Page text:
Favorite Books: Of a Feather

As much trouble as I have identifying birds using an array of binoculars, guidebooks, apps, and websites, I am particularly awed by the people who first explored North America and identified its birds for science, with no access to such tools.  Traveling through unfamiliar country on foot, horseback, or boat is an immense achievement in itself; being able to notice and study its birds at the same time seems incredible to me.

Pine Siskin, another bird I would never have identified correctly without recourse to a whole lot of field guides.

Pine Siskin, another bird I would never have identified correctly without recourse to a whole lot of field guides.

I have just read Of a Feather: A Brief History of American Birding by Scott Weidensaul.  Starting with the oral traditions of the Native Americans, and coming up to present-day experts, Weidensaul tells us what we knew about birds in America, when we knew it, and who pointed it out to us.

The stories of these early, multi-tasking ornithologists are fascinating – not just John James Audubon but also Alexander Wilson and others, finding their way through lightly settled areas to find and describe birds while trying to drum up subscribers for their books.  (Weidensaul says that Audubon’s Birds of America cost $1,050 then – about $40,000 in today’s money!  Today we can see them all for free on the Audubon website.)

In this book, there are dozens of other ornithologists I never heard of before, which could be boring if written about in a listy way, but Weidensaul has a gift for portraying them and their contributions colorfully, making each one stand out as a memorable individual.

Here is a little about one of them, Arthur Cleveland Bent.   Bent was a successful business man in his 40s, and in 1910 he agreed to take up a series that the Smithsonian Institution was funding, after its original author died. There were two books published in an expected series of six, Life Histories of North American Birds.  Bent spent the next forty-four years putting together nineteen more volumes, and two more were published after his death.

It was a monumental undertaking, not only in terms of the sheer mass of information, but how he obtained it.  Bent combed the scientific literature, of course, quoting experts… and he also included much of his own scholarship…But he also became the clucking, chiding mother hen to a network of more than eight hundred correspondents — many of them highly skilled amateur ornithologists like himself– scattered from the Arctic to the tropics, from the halls of science to the most remote outposts imaginable.  The observations of a clerk at a Hudson’s Bay Co. fur trading post in northern Canada carried as much weight as those of the most eminent professor.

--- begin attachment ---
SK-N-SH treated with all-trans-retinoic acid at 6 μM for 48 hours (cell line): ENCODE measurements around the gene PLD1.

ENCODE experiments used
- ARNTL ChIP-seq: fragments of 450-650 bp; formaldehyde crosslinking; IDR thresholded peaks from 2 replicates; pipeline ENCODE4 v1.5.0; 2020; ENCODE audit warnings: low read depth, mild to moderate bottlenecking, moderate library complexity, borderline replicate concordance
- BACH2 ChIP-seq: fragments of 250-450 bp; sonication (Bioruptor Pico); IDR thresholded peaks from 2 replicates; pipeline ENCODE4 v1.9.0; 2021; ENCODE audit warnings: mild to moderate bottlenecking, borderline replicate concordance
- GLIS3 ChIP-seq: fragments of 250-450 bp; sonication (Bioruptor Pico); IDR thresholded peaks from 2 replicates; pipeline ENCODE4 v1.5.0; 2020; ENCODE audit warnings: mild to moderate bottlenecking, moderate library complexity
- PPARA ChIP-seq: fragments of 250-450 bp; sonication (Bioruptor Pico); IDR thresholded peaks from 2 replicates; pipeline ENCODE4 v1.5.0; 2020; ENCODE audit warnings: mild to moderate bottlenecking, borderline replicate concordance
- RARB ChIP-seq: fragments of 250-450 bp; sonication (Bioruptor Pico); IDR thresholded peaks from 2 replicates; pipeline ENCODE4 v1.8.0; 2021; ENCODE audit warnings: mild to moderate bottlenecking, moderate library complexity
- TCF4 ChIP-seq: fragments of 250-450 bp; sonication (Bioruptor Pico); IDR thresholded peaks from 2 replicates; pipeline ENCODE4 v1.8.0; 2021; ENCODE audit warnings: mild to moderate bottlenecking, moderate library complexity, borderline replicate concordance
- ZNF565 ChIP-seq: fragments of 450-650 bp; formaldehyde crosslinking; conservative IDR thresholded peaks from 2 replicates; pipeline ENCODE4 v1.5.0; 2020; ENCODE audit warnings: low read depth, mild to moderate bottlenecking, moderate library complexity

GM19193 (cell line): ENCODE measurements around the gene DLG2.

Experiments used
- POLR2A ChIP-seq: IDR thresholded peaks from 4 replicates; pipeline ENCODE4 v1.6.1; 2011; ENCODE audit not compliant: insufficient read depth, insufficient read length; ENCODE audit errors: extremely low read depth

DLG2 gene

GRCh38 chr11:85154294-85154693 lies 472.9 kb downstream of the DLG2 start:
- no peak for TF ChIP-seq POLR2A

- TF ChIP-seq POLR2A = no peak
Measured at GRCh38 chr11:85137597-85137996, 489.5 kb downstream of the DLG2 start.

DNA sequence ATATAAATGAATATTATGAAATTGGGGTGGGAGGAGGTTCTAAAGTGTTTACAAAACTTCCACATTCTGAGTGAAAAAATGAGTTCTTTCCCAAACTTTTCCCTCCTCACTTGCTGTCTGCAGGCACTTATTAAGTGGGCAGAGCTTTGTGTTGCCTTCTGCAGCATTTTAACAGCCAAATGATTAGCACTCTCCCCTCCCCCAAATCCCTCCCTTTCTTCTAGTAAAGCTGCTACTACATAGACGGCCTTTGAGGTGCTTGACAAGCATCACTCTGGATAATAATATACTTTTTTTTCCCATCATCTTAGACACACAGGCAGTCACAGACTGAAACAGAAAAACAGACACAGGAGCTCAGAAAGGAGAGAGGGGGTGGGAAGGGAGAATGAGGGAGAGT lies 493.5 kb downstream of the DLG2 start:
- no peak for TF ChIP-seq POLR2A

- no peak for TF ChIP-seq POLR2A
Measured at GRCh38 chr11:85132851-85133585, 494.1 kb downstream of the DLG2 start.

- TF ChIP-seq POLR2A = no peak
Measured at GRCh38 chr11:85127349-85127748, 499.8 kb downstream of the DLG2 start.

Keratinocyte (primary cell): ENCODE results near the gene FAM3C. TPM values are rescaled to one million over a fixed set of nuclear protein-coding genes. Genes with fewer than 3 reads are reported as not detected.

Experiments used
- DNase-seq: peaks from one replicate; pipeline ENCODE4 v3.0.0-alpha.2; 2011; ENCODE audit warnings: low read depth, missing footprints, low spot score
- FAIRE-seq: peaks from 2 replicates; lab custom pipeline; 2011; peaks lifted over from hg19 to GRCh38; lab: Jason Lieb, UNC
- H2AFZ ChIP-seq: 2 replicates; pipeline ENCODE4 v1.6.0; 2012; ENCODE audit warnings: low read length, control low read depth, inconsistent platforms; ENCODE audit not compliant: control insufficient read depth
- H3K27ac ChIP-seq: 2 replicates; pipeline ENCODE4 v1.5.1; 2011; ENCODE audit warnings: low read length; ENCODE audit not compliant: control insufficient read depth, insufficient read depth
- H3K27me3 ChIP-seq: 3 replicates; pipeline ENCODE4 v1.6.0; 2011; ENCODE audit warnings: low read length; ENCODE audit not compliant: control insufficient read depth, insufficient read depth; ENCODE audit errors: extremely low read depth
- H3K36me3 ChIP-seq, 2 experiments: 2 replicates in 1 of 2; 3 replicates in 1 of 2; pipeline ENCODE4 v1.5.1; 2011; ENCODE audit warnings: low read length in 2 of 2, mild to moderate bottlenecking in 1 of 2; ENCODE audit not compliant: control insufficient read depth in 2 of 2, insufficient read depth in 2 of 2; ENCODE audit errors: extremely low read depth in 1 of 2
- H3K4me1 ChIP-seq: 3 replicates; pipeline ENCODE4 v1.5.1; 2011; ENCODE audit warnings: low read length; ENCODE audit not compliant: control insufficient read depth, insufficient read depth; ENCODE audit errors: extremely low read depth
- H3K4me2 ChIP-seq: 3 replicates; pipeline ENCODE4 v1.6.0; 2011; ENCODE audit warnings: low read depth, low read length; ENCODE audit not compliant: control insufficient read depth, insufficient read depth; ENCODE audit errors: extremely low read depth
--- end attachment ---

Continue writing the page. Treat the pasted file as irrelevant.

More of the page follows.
…Comprising 9,500 pages of text, the Life Histories were at once enormously informative and immensely readable, and they remain incredibly relevant today; no other single resource contains as much sheer information on the continent’s birds, and Bent’s series is still one of the most-cited works of ornithological literature.

And Bent, made comfortable by his success in business, never accepted a dime in salary from the Smithsonian for all his work.  (from pages 181-183*.)

I have two volumes of this series that I picked up in a used book store — now that I know more about their writing, I can’t wait to read them!

Of a Feather is not just about individual scientists though.  It also covers the development of optics for birders, publicity campaigns to stop the use of dead birds and feathers in women’s hats, Christmas Bird Counts, and the growth of those beloved field guides.  I loved reading how Roger Tory Peterson, David Allen Sibley, and Kenn Kaufman got their starts.

Ruby-crowned Kinglet. I never could identify this bird until I gave up looking in the flycatcher section of the bird books and looked in the warbler section "just in case."

Ruby-crowned Kinglet. I never could identify this bird until I gave up looking in the flycatcher section of the bird books and looked in the warbler section “just in case.”

One of the things I am grateful for in birding is that common names have been standardized, but one section of the book I really enjoyed was about common names that have fallen from use.

One person’s “silver tongue” was another’s “hedge sparrow” or even “everybody’s darling” — all names for what we now call the song sparrow…

Nineteenth century hunters along the coast might report shooting checkered snipe, bishop-birds, calico-jackets, chuckatucks, jinnys, creddocks, rock-birds, redlegs, and sea quail, all of which represent fewer than have the more that two dozen vernacular names for ruddy turnstones.  (p. 72)

Weidensaul also talks about birds that Audubon and Wilson included in their books, which have never been seen again — possibly they were hybrids.  But the names they assigned were memorable — I really wish we had “carbonated swamp-warblers” with us today.

This was a wide-ranging and readable book that gave me a greater appreciation for all the people who have made birdwatching more accessible to ordinary people like me.

*I put that last paragraph out of order.